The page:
Skip to main content

TRANSLATION EQUIVALENT

TRANSLATION EQUIVALENT. An expression from a LANGUAGE which has the same meaning as, or can be used in a similar context to, one from another language, and can therefore be used to translate it: for example, English I don't understand, French Je ne comprends pas, Italian Non capisco, Modern Greek Dhen katalaveno, Japanese Wakarimasen. Achieving such correspondences involves special bilingual skills to cope with the tendency among languages to ‘lack of fit’ (technically, non-isomorphism or anisomorphism). Thus, the source-language expression may be a single word, a phrase, or a sentence within a text, but its target-language equivalent may have to be rendered at a different level: for example, the English idiom It's pouring (with rain) cannot be translated word-for-word into German, but the meaning can be redistributed as Es regnet in Strömen (It rains in streams). Most bilingual speakers can supply examples of such equivalents, and bilingual dictionaries codify them in bulk, but it is the job especially of the translator and interpreter to decide whether a particular expression is a fitting match for a particular passage. A number of complex strategies are needed to find translation equivalents, ranging from literal procedures such as direct transfer, substitution, and loan translation to devices of free translation such as transposition, adaptation, and circumlocution (which aim to find the closest functional equivalent). The literal approach can work well when language pairs have a similar structure: for example English and German with mother/Mutter, Mother's Day/Muttertag: but see FAUX AMI. The free style, however, is demanded even in similar languages whenever anything close to idiom occurs: mother-country/Heimat (homeland), necessity is the mother of invention/Not macht erfinderisch (need makes inventive).

Cite this article
Pick a style below, and copy the text for your bibliography.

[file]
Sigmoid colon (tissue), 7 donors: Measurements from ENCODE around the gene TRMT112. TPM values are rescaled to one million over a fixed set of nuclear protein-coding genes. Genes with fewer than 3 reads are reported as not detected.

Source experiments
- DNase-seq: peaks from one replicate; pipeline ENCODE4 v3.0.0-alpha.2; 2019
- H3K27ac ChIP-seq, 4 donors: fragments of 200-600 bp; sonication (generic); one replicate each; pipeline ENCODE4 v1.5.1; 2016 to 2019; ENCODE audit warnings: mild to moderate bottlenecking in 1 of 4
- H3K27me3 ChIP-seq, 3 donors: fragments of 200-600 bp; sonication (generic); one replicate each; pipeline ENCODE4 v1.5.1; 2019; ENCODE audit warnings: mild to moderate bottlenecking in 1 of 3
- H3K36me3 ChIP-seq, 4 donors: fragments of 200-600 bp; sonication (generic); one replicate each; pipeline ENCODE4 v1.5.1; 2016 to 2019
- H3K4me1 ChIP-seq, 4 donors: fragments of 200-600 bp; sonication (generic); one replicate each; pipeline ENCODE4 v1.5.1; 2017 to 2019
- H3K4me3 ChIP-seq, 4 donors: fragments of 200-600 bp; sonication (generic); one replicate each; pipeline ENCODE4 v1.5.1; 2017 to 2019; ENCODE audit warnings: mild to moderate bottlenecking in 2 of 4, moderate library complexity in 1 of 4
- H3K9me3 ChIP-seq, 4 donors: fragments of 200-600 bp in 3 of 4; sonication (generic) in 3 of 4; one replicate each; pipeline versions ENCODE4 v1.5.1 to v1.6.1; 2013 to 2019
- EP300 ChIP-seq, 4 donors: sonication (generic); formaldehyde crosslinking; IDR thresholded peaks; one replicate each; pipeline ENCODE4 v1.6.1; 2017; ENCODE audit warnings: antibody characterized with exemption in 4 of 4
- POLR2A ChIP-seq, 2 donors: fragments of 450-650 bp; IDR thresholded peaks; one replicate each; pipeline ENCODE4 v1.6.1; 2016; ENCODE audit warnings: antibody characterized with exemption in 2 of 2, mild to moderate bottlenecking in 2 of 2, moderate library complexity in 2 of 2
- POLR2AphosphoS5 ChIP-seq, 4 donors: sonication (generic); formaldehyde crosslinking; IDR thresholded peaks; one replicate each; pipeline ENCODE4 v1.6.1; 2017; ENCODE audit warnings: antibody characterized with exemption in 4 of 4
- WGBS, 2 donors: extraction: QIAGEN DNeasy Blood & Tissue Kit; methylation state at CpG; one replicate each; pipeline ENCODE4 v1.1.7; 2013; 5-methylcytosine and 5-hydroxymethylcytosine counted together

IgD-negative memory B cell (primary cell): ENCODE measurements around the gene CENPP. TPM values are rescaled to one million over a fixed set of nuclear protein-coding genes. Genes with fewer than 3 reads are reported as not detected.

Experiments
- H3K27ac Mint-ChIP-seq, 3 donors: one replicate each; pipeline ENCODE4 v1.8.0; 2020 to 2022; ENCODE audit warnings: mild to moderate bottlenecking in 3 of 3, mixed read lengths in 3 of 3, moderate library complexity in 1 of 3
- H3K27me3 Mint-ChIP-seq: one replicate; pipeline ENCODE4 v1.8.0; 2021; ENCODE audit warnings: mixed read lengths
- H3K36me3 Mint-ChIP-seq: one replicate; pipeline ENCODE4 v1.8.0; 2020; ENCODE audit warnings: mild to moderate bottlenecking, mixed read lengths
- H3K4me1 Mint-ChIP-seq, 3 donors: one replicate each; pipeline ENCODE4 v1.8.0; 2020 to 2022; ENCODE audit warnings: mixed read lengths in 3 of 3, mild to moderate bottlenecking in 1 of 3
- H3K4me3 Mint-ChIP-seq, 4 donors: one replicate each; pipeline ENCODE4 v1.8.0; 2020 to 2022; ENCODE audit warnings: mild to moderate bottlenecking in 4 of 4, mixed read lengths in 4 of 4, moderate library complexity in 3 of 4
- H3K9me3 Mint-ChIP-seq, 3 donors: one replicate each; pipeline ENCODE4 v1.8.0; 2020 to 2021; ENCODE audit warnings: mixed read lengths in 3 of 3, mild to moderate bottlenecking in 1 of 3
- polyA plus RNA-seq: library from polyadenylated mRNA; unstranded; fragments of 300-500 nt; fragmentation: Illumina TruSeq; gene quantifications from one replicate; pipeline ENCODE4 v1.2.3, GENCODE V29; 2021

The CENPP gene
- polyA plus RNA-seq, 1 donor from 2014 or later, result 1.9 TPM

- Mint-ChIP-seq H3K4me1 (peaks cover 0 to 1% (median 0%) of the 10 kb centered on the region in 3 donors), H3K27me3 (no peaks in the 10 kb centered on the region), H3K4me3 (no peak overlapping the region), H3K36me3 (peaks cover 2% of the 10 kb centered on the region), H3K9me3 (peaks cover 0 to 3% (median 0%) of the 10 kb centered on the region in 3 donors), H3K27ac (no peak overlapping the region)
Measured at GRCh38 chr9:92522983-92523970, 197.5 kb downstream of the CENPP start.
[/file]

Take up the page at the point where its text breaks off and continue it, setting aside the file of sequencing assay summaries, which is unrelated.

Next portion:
• MLA
  • Chicago
  • APA

"TRANSLATION EQUIVALENT." Concise Oxford Companion to the English Language. . Encyclopedia.com. 17 Oct. 2018 <http://www.encyclopedia.com>.

"TRANSLATION EQUIVALENT." Concise Oxford Companion to the English Language. . Encyclopedia.com. (October 17, 2018). http://www.encyclopedia.com/humanities/encyclopedias-almanacs-transcripts-and-maps/translation-equivalent

"TRANSLATION EQUIVALENT." Concise Oxford Companion to the English Language. . Retrieved October 17, 2018 from Encyclopedia.com: http://www.encyclopedia.com/humanities/encyclopedias-almanacs-transcripts-and-maps/translation-equivalent

Learn more about citation styles

Citation styles

Encyclopedia.com gives you the ability to cite reference entries and articles according to common styles from the Modern Language Association (MLA), The Chicago Manual of Style, and the American Psychological Association (APA).

Within the “Cite this article” tool, pick a style to see how all available information looks when formatted according to that style. Then, copy and paste the text into your bibliography or works cited list.

Because each style has its own formatting nuances that evolve over time and not all information is available for every reference entry or article, Encyclopedia.com cannot guarantee each citation it generates. Therefore, it’s best to use Encyclopedia.com citations as a starting point before checking the style against your school or publication’s requirements and the most-recent information available at these sites:

Modern Language Association

http://www.mla.org/style

The Chicago Manual of Style

http://www.chicagomanualofstyle.org/tools_citationguide.html

American Psychological Association

http://apastyle.apa.org/

Notes:
  • Most online reference entries and articles do not have page numbers. Therefore, that information is unavailable for most Encyclopedia.com content. However, the date of retrieval is often important. Refer to each style’s convention regarding the best way to format page numbers and retrieval dates.
  • In addition to the MLA, Chicago, and APA styles, your school, university, publication, or institution may have its own requirements for citations. Therefore, be sure to refer to those guidelines when editing your bibliography or works cited list.